With tax season in full the IRS warns of new tax-related phishing scams swing the IRS us warning citizens, tax preparers, HR personnel and payroll staffer of new tax phishing tax scams being implemented this year by cybercriminals.
So far this tax season the IRS has come across a steady stream of fake emails, text messages, websites and social media attempts to steal personal information, most of which claim to be from the IRS. One new variation spotted actually has the malicious actors depositing money into the victim’s legitimate bank account.
“After stealing client data from tax professionals and filing fraudulent tax returns, these criminals use the taxpayers’ real bank accounts for the deposit. Thieves are then using various tactics to reclaim the refund from the taxpayers, and their versions of the scam may continue to evolve, IRS reported.
In this case the scammer usually phones the victim to pressure them into releasing the funds.
Human resources and payroll departments are also being hit with business email compromise scams to obtain W-2 information from their files so they can file fraudulent tax returns. These email generally pose as someone in authority at a business or organization who asks for the W-2 info on its members.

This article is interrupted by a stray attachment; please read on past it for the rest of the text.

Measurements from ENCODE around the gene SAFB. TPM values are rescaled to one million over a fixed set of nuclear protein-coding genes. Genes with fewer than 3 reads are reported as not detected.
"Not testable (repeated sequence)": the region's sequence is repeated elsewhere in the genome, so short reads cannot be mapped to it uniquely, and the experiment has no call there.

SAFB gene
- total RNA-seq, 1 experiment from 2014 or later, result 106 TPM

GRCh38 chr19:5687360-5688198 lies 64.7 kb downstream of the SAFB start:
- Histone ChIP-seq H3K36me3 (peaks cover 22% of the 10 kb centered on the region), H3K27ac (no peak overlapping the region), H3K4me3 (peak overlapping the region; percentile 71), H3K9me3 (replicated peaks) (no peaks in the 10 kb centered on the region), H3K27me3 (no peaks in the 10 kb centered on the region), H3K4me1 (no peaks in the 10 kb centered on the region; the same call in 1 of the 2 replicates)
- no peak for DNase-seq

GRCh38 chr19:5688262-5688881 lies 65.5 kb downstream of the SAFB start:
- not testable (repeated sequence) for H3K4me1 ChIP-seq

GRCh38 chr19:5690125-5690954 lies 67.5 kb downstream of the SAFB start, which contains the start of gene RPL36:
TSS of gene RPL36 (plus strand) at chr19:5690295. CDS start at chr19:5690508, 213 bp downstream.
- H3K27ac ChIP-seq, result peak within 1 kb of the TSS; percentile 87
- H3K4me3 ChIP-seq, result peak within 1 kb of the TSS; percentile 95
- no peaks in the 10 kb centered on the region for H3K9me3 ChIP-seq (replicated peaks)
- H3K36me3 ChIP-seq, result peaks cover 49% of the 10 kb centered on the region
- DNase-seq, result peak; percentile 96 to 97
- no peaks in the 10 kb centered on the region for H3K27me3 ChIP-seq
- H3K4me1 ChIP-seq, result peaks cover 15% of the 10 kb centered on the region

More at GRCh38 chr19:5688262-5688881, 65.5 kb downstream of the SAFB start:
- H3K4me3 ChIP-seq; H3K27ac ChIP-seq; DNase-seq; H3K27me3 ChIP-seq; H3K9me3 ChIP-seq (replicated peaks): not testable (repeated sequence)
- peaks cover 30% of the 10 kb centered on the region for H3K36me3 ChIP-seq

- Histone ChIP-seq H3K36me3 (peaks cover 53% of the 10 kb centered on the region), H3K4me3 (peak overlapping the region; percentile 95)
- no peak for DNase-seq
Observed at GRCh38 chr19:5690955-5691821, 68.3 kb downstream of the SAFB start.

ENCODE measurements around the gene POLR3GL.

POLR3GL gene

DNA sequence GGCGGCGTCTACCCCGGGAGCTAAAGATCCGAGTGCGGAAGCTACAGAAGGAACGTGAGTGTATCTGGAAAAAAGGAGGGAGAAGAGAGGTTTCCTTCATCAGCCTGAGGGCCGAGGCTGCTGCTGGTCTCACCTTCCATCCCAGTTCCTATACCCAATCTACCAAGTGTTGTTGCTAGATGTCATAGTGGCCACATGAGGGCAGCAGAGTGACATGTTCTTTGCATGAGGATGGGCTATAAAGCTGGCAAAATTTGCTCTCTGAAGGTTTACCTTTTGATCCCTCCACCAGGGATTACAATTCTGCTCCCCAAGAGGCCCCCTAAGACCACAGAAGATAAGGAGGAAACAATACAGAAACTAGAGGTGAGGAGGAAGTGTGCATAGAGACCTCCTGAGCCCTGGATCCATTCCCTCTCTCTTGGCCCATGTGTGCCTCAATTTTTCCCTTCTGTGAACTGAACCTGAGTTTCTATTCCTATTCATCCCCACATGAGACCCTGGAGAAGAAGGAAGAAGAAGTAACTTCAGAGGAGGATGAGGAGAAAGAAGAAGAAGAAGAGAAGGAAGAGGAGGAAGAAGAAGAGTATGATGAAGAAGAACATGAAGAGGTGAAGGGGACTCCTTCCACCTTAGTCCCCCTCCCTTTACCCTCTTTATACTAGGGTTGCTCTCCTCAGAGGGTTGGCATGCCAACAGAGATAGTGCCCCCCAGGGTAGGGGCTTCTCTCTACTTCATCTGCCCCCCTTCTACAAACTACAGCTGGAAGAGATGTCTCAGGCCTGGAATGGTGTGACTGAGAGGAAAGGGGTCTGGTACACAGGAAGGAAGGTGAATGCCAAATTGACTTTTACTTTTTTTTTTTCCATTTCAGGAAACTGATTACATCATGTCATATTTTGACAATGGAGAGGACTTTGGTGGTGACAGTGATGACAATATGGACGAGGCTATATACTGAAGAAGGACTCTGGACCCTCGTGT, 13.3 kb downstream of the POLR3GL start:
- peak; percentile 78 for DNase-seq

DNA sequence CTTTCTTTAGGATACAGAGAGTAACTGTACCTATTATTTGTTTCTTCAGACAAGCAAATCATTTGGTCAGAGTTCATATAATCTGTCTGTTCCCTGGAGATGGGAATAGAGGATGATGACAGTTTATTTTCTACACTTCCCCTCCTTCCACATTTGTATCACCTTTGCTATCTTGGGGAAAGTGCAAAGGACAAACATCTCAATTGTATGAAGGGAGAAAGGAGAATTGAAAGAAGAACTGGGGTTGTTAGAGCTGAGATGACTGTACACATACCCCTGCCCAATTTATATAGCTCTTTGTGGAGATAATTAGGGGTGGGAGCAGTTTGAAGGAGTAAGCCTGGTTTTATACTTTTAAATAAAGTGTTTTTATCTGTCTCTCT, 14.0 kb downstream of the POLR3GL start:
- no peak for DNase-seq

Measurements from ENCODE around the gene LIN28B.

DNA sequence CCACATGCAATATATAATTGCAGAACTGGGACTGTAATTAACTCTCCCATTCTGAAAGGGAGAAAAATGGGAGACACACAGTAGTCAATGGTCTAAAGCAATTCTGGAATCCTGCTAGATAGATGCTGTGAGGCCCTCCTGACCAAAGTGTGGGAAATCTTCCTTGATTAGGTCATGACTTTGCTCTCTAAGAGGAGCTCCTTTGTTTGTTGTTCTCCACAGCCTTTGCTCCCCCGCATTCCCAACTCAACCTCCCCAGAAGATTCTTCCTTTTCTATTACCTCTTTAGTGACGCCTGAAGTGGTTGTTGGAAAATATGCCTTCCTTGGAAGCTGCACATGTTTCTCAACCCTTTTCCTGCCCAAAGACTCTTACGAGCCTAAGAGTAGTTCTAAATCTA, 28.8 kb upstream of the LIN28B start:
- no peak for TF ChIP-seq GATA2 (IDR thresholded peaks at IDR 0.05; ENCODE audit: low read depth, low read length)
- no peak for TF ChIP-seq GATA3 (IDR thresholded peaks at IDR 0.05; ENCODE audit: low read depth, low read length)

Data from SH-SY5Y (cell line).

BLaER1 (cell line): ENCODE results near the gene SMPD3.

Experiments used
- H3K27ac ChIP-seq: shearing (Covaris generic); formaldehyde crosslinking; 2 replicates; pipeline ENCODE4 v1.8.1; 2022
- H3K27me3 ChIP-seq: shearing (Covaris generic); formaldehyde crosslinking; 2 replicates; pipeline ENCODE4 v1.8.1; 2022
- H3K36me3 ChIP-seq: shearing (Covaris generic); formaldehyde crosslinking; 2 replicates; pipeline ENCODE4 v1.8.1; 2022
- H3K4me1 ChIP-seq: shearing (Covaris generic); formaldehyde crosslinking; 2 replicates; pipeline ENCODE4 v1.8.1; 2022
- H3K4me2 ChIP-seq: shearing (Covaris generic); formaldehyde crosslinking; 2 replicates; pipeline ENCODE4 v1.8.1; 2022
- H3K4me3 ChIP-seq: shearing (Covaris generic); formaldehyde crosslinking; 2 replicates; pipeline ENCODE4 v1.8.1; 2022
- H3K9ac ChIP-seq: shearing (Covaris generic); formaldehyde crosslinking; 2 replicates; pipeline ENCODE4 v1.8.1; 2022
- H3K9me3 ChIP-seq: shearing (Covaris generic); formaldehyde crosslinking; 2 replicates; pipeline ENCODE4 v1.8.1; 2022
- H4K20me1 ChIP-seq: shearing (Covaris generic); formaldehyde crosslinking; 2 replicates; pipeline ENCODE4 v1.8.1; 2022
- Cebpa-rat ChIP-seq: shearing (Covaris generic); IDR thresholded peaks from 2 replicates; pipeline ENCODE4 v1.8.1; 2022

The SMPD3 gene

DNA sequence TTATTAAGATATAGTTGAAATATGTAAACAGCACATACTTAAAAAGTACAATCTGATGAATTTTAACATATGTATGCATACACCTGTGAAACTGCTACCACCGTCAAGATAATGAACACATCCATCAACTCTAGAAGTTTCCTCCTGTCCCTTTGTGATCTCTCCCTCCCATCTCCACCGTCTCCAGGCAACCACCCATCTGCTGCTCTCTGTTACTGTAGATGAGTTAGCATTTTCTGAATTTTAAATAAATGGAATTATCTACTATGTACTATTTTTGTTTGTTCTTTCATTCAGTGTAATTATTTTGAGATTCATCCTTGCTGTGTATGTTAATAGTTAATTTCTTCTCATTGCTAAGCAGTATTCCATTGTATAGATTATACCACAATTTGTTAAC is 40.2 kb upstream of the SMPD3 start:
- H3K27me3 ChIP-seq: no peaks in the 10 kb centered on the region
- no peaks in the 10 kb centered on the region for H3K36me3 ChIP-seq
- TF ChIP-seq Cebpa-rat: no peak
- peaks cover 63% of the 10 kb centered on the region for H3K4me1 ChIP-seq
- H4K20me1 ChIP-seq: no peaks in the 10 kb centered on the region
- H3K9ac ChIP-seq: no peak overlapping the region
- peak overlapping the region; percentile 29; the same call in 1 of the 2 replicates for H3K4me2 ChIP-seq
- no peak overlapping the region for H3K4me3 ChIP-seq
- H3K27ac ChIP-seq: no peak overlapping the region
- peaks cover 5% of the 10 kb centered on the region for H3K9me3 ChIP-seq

The IRS said tax preparers should also be on the watch for unsolicited emails from their customers, personal or business contacts. These could contain malware that will exfiltrate tax information from the target system. This type of attack is expected to be of particular concern this year because a huge numbers of names and email addresses have been stolen and are available for use by cybercriminals.
Any suspected email received should be forwarded to the IRS at email@example.com.
“Taxpayers should be on constant guard for these phishing schemes, which can be tricky and cleverly disguised to look like it’s the IRS,” said IRS Commissioner Chuck Rettig. “Watch out for emails and other scams posing as the IRS, promising a big refund or personally threatening people. Don’t open attachments and click on links in emails. Don’t fall victim to phishing or other common scams.”